I remember 15 years ago poring over one of Dr. Brazelton's wonderful books on child development, in which he describes three different sorts of infants: average, quiet, and active. I was looking for a sub-quiet codicil for an 18-month-old who did not walk. Was there something wrong with his fat little legs? Was there something wrong with his tiny little mind? Was he developmentally delayed, physically challenged? Was I insane? Last year he went to China. Next year he goes to college. He can talk just fine. He can walk, too.

me, first grade
Every part of raising children is humbling, too. Believe me, mistakes were made. They have all been enshrined in the Remember-When-Mom-Did Hall of Fame. The outbursts, the temper tantrums, the bad language, mine, not theirs. The times the baby fell off the bed. The times I arrived late for preschool pickup. The nightmare sleepover. The horrible summer camp. The day when the youngest came barreling out of the classroom with a 98 on her geography test, and I responded, What did you get wrong? (She insisted I include that.) The time I ordered food at the McDonald's drive-through speaker and then drove away without picking it up from the window. (They all insisted I include that.) I did not allow them to watch the Simpsons or the first two seasons. What was I thinking?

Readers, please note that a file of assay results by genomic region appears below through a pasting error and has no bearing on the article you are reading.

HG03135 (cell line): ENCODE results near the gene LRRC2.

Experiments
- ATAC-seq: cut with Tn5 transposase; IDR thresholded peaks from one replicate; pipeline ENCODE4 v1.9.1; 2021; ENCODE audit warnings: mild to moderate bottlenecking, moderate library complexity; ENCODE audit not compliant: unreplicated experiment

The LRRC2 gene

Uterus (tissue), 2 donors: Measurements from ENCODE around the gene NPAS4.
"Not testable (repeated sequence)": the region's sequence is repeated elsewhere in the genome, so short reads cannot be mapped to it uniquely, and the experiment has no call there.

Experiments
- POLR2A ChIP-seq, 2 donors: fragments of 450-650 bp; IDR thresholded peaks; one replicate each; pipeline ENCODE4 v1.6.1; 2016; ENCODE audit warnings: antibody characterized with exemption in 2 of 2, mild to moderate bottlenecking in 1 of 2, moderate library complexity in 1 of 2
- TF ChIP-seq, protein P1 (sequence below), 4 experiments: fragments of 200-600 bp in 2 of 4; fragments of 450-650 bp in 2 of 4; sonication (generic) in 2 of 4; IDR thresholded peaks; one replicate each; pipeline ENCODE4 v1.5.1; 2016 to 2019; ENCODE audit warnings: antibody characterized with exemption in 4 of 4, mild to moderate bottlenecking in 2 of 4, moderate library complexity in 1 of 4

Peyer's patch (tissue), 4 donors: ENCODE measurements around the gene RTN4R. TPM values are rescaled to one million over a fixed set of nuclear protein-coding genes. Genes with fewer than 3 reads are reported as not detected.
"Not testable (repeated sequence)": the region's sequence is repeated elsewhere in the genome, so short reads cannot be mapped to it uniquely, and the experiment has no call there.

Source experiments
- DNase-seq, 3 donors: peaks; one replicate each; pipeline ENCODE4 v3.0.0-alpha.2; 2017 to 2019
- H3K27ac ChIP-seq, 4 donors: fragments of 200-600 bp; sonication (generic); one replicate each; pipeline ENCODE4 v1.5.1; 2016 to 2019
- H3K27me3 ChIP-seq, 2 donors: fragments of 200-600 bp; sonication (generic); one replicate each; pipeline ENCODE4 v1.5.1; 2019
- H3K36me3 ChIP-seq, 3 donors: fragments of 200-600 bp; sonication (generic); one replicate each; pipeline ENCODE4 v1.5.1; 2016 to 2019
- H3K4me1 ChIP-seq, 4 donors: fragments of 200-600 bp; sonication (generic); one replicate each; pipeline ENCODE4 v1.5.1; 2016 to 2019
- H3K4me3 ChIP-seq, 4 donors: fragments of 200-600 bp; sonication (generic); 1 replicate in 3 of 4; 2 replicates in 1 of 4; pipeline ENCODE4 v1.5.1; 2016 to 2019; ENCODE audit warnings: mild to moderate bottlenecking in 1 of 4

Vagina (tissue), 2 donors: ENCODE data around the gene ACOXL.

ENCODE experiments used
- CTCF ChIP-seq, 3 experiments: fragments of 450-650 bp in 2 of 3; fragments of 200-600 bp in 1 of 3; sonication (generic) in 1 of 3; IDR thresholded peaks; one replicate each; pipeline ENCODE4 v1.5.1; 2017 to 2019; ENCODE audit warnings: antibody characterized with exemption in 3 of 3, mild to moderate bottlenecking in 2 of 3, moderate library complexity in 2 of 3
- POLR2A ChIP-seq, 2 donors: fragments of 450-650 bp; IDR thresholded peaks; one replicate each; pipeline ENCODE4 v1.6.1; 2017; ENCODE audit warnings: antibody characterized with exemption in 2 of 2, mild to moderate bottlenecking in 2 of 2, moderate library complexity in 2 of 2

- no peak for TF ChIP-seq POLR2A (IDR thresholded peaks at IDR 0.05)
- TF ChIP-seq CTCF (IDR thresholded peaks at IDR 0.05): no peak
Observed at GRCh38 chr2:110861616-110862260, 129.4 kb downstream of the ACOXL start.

But the biggest mistake I made is the one that most of us make while doing this. I did not live in the moment enough. This is particularly clear now that the moment is gone, captured only in photographs. There is one picture of the three of them sitting in the grass on a quilt in the shadow of the swing set on a summer day, ages 6, 4 and 1. And I wish I could remember what we ate, and what we talked about, and how they sounded, and how they looked when they slept that night. I wish I had not been in such a hurry to get on to the next thing: dinner, bath, book, bed. I wish I had treasured the doing a little more and the getting it done a little less.

Even today I'm not sure what worked and what didn't, what was me and what was simply life. When they were very small, I suppose I thought someday they would become who they were because of what I'd done. Now I suspect they simply grew into their true selves because they demanded in a thousand ways that I back off and let them be. The books said to be relaxed and I was often tense, matter-o-fact and I was sometimes over the top. And look how it all turned out.